The first Dalhart records to be issued were Columbia A2108, which featured the Gus Kahn-Egbert Van Alstyne song "Just A Word Of Sympathy" (recorded on September 13, 1916), and two Emerson discs. Emerson 798 featured Turner's "The World Is Hungry For a Little Bit of Love" and Emerson 7104 featured "Can't Yo' Heah Me Callin', Caroline?" The three discs were issued in December 1916.
The tenor made only a few Columbias prior to 1924, one of them, "When Alexander Takes His Ragtime Band To France" (A2541), issued in July 1918 under the name Bob White. The pseudonym was used probably because this comic song was uncharacteristic of Dalhart in these years (Bob White would be used often for Dalhart in the 1920s). He recorded around this time another song inspired by the war in Europe: "Paul Revere, Won't You Ride For Us Again." It was issued under Dalhart's name as Columbia A2567 in August 1918.
In June 1917, by which time several additional Dalhart performances had been issued by Emerson (on 795, 7104, 7127, 7132, 7174 and 7176--followed in July by 7183 and 7192), his first Edison record was released, Blue Amberol 3185, featuring the same song issued on an Emerson disc, "Can't Yo' Heah Me Callin', Caroline?" In September it was issued on Diamond Disc 80334.
According to Dalhart, it was with the 1914 Caro Roma composition "Can't Yo' Heah Me Callin', Caroline?" that he had made such an impression two years earlier during his Edison audition. The song, performed in Dalhart's normal Southern accent, became one of Edison's most popular recordings and remained in the catalog until 1929. Though many have commented on Dalhart's use of Negro dialect in singing this and other songs, Dalhart claimed it was his normal east Texas accent.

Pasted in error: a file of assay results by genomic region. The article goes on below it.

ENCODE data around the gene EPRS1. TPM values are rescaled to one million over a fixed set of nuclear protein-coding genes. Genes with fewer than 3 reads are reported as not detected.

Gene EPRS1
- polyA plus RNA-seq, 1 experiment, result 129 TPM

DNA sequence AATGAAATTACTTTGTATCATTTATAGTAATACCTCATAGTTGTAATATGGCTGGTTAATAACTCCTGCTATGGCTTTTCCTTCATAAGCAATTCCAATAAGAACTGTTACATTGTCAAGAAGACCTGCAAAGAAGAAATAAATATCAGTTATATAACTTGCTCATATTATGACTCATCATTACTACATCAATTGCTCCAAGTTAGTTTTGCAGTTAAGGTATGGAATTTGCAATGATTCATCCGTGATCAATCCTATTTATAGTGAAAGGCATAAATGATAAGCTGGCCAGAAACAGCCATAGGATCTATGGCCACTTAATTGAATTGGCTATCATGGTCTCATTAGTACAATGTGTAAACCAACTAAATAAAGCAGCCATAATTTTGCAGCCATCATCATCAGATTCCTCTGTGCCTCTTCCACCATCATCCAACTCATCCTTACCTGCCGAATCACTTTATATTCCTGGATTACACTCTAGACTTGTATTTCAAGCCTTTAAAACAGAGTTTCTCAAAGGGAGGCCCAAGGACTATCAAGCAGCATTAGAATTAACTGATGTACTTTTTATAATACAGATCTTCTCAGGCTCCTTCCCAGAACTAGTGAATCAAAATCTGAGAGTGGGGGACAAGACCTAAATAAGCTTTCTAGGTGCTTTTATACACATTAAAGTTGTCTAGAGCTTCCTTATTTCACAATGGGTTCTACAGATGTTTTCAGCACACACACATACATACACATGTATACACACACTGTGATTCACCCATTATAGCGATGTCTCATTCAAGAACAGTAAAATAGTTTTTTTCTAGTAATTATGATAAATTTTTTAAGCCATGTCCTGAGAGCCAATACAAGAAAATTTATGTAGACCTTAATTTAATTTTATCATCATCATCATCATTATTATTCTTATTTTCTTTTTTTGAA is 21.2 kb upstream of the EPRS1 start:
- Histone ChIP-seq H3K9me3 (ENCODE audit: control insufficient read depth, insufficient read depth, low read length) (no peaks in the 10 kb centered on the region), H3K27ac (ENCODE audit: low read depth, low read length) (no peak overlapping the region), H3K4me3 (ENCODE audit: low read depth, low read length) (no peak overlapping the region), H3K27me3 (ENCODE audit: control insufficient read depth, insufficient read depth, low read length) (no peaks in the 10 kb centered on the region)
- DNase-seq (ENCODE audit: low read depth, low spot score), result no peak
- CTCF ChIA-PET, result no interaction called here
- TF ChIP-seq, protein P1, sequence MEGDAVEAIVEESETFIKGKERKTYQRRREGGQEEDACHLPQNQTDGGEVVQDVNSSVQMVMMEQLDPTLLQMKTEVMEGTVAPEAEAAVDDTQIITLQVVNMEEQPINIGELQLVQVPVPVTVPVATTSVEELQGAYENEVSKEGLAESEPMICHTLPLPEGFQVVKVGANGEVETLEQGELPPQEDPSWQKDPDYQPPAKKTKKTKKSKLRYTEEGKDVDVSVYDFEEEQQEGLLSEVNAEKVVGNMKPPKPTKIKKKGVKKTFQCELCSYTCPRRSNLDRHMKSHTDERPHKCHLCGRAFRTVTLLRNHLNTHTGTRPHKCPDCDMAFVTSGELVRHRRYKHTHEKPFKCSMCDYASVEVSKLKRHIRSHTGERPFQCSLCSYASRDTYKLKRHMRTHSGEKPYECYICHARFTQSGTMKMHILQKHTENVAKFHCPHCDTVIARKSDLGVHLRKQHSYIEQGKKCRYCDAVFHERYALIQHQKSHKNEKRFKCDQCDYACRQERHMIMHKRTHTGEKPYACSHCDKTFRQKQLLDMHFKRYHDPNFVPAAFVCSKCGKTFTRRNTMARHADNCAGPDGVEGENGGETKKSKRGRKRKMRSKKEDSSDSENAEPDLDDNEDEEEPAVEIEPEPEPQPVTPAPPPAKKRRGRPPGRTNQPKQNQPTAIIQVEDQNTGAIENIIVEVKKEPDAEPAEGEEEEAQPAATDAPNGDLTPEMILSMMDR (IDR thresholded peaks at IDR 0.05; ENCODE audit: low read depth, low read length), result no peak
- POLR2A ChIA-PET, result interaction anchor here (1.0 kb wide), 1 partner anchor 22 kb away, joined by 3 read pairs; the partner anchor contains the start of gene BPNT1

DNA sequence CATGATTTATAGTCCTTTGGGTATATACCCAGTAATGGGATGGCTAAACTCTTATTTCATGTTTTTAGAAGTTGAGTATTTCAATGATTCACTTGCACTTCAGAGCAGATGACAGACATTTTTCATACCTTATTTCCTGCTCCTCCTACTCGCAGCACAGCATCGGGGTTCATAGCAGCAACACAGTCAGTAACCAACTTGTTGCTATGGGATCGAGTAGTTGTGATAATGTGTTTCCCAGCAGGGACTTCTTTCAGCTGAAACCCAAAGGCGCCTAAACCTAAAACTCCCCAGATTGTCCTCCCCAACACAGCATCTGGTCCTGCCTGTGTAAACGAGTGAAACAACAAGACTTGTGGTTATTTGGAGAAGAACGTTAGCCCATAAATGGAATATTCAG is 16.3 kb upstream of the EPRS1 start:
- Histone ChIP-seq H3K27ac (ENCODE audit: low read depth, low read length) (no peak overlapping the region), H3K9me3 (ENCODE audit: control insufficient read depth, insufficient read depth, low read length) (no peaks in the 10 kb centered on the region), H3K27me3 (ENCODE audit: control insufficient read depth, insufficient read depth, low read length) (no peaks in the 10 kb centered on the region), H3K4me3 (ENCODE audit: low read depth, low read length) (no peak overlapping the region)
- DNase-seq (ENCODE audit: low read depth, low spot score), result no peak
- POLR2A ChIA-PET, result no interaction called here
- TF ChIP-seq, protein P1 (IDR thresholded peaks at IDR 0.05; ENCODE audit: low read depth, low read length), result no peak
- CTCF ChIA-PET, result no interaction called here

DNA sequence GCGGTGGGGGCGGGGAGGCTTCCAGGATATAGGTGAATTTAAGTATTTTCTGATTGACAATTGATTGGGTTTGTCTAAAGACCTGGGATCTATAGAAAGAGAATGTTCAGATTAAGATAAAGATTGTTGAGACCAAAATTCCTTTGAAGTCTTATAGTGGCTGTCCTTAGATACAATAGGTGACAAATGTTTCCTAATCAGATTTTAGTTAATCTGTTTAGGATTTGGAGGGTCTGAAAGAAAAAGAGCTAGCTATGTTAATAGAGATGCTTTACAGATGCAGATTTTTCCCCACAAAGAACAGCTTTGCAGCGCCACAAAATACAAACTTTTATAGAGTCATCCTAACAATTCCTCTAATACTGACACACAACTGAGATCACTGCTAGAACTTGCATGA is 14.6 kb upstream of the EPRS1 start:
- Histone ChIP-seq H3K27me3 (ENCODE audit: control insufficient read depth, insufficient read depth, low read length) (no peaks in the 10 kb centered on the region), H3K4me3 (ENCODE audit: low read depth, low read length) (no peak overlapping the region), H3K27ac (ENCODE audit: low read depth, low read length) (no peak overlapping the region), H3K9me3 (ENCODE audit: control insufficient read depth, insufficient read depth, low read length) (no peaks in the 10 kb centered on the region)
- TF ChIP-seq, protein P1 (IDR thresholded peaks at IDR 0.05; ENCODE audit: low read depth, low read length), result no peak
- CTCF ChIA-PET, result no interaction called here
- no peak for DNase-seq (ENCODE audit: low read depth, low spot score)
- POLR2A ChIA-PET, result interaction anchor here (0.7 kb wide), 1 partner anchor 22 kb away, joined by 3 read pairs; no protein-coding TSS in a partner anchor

He had an exclusive contract with Edison from May 1917 through May 1919 (he made two Columbia and two Victor recordings in 1918 and it is likely that he was given permission to make these). He would be come one of Edison's most prolific artists, recording over 200 songs for the company. No solo artist, duo or band had more recordings issued as Blue Amberol dubbings than Dalhart. He conducted many Edison Tone Test Recitals, the name given in the November 1915 issue of Edison Phonograph Monthly for the marketing phenomenon of artists sharing a stage with Edison Diamond Disc phonographs. The artist would sing at times, the phonograph would be played at other times, and audiences were asked if they could distinguish "the re-creation" from live singing. The earliest references to Tone Test Recitals are in the September 1915 issue of the Edison trade publication, which notes that soprano Alice Verlet sang "in unison with her own records" to Edison dealers at the Edison plant on August 9, 1915, and Verdi E.B. Fuller explained to the dealers how to hold similar Recitals; one of the earliest public Tone Test Recitals was at Wilkes-Barre, Pennsylvania, on September 13, 1915. The November 1918 issue of Talking Machine World includes a photograph of Dalhart, noting that he was one of 15 artists touring at that time. He continued conducting these recitals until the mid-1920s.
In August 1917, two Dalhart performances were issued on Blue Amberols: the love-song "Cora" (3231) and "There's Egypt in Your Dreamy Eyes" (3244). Announcing the release of "There's Egypt in Your Dreamy Eyes" on Blue Amberol 3244, the July 1917 issue of Edison Amberola Monthly stated, "Vernon Dalhart has certainly rendered this song in true Egyptian style." In that month, Starr issued Dalhart singing "Pull the Cork Out of Erin" (7598) on its new label.
In September, Dalhart's first recording with a singing partner was issued. He sang with Kathryn Irving on Kern's "Till the Clouds Roll By" on Starr 7607, the reverse side featuring another team, Ada Jones and Harry Dunne. More than a year would pass before Starr issued another Dalhart performance, which was "Rock-a-bye Your Baby (With a Dixie Melody)" on Gennett 8536, issued in March 1919.